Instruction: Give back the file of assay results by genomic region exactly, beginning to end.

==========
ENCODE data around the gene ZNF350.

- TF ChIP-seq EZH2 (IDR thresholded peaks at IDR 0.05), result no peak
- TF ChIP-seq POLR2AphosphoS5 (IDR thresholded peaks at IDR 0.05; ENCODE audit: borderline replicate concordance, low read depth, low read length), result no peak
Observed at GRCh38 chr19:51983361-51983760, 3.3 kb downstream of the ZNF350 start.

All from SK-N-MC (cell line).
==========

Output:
ENCODE data around the gene ZNF350.

- TF ChIP-seq EZH2 (IDR thresholded peaks at IDR 0.05), result no peak
- TF ChIP-seq POLR2AphosphoS5 (IDR thresholded peaks at IDR 0.05; ENCODE audit: borderline replicate concordance, low read depth, low read length), result no peak
Observed at GRCh38 chr19:51983361-51983760, 3.3 kb downstream of the ZNF350 start.

All from SK-N-MC (cell line).